Brace for bird flu in United States, CDC tells doctors

The World Health Organization said chickens, like these at a farm in Liaocheng, China, are still safe to eat despite the rise in H7N9 avian flu. The country confirmed five new cases of H7N9 on April 19, 2013, bringing the total to 92 cases with 17 deaths.

Brace for bird flu in the United States, authorities told health-care workers on Thursday, as China announced 92 confirmed cases of the new, mysterious H7N9 strain of the illness.

Hospitals and clinics should be vigilant for people exhibiting flu-like symptoms who have traveled from China, the Centers for Disease Control and Prevention said.

The CDC also issued on Thursday “interim guidance” regarding the use of antiviral drugs in treating the disease.

There is no vaccine available for this strain of H7N9 avian flu, the CDC said, although it cautioned that the measures it is taking are routine.

While there is little evidence the disease is easily transmitted from poultry to humans, experts are watching the new strain closely because of its sudden arrival.

Because the strain is considered “novel,” or non-human, the threat of pandemic remains high should the disease mutate and spread between people.

“So far, this virus has not been determined to have that capability. However, influenza viruses constantly change and it’s possible that this virus could gain that ability,” the CDC says.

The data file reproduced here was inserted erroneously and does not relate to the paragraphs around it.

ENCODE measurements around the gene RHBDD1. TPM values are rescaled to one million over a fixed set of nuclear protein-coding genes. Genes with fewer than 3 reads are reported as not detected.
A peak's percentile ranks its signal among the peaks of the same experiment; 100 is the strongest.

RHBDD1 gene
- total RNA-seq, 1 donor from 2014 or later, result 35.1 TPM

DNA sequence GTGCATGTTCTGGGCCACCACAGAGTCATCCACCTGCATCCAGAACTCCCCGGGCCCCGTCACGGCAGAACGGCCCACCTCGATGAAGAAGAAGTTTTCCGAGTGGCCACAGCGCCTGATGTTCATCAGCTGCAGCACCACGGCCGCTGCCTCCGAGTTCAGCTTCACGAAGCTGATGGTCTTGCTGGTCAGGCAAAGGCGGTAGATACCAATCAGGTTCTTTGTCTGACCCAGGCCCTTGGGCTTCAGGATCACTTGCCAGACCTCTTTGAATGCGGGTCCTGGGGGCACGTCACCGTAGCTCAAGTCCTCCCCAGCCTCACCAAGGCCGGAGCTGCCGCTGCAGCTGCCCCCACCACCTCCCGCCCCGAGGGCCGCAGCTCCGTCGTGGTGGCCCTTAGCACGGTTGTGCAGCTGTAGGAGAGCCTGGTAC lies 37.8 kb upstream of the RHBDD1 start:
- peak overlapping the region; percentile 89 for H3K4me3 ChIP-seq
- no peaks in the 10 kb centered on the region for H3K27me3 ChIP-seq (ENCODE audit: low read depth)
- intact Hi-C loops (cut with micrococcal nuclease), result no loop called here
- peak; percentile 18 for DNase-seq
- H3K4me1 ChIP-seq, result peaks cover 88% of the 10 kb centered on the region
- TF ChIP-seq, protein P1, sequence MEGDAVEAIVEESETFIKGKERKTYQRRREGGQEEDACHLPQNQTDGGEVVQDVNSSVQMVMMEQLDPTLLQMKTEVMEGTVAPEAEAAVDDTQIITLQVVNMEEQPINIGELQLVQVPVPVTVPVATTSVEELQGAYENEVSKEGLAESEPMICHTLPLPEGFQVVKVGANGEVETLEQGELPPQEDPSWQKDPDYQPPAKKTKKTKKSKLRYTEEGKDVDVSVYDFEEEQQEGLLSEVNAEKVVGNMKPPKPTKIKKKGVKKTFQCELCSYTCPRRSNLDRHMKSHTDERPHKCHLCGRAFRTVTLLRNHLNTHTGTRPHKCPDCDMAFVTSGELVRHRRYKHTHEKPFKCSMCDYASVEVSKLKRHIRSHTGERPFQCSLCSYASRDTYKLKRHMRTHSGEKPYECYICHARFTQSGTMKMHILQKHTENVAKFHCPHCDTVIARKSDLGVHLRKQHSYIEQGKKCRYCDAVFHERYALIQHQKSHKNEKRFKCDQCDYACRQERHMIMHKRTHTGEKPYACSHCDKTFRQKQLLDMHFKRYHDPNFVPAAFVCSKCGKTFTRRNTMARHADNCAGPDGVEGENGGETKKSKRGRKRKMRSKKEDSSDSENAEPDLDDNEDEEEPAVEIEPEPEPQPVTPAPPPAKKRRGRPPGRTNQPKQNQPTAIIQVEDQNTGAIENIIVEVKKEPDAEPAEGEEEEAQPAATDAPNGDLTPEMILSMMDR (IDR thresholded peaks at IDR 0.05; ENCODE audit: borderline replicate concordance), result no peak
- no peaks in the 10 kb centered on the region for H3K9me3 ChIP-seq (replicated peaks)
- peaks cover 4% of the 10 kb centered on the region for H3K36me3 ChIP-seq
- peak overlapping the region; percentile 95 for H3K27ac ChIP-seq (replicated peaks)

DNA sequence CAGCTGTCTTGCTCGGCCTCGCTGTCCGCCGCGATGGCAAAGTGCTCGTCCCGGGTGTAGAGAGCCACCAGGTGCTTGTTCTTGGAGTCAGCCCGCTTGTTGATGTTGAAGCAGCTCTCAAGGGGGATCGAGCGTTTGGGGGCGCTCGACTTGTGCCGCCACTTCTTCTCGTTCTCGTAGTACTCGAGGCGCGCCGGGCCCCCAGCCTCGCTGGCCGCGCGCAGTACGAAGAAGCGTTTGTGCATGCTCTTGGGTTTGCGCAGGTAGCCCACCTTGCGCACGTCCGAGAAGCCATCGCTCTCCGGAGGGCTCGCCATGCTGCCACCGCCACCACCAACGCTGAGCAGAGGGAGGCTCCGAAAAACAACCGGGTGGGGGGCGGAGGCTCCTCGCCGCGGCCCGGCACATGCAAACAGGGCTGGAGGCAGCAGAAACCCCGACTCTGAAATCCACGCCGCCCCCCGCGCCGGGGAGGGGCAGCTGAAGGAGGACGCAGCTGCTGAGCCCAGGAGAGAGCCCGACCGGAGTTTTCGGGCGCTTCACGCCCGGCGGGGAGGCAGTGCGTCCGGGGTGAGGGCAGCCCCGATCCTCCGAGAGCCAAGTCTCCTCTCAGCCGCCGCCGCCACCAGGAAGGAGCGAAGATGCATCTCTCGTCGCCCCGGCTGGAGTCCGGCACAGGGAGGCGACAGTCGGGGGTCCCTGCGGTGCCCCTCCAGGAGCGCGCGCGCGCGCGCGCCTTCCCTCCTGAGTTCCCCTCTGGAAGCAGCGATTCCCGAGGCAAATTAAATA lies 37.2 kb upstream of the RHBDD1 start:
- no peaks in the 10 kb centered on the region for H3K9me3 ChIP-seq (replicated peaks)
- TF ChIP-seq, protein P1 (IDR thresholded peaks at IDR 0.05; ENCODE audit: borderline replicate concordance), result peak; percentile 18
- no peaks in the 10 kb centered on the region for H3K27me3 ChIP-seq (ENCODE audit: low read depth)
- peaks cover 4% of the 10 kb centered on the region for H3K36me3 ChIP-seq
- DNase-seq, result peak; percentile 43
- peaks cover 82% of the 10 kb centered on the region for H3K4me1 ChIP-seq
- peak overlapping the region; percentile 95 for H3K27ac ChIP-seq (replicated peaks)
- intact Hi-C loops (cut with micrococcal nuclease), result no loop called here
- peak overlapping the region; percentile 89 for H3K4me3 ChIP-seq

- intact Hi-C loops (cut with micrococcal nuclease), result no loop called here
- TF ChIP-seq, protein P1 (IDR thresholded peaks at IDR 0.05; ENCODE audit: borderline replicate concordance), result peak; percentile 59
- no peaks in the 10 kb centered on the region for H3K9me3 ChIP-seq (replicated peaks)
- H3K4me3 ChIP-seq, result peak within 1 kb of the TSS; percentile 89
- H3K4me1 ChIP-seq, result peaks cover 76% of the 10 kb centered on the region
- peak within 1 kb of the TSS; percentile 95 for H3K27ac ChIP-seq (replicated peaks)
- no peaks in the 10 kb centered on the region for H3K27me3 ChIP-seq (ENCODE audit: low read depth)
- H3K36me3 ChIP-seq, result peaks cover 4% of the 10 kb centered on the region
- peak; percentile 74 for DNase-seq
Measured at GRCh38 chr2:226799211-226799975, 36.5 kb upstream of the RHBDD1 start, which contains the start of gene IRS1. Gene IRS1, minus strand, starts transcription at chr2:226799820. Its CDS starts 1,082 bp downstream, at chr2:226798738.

According to Chinese media, 17 people have died after contracting the illness.

Xinhua news agency also reports four new cases between Thursday and Friday at 5 p.m. Chinese doctors have released seven of those who contracted bird flu while 67 continue to receive treatment.

Meanwhile, the World Health Organization has launched an investigation into H7N9.

WHO officials are most interested in what caused the strain and how the sick contracted the bird flu, CNN reported.

Dr. Michael O’Leary in Beijing said until recently the strain had only infected poultry.

O’Leary also cautioned that there’s limited evidence that those who come in contact with – or have eaten chicken recently – for example, are at heightened risk.

“I eat chicken every day,” a laughing O’Leary told reporters, according to CNN. “Chicken is of no concern at all.”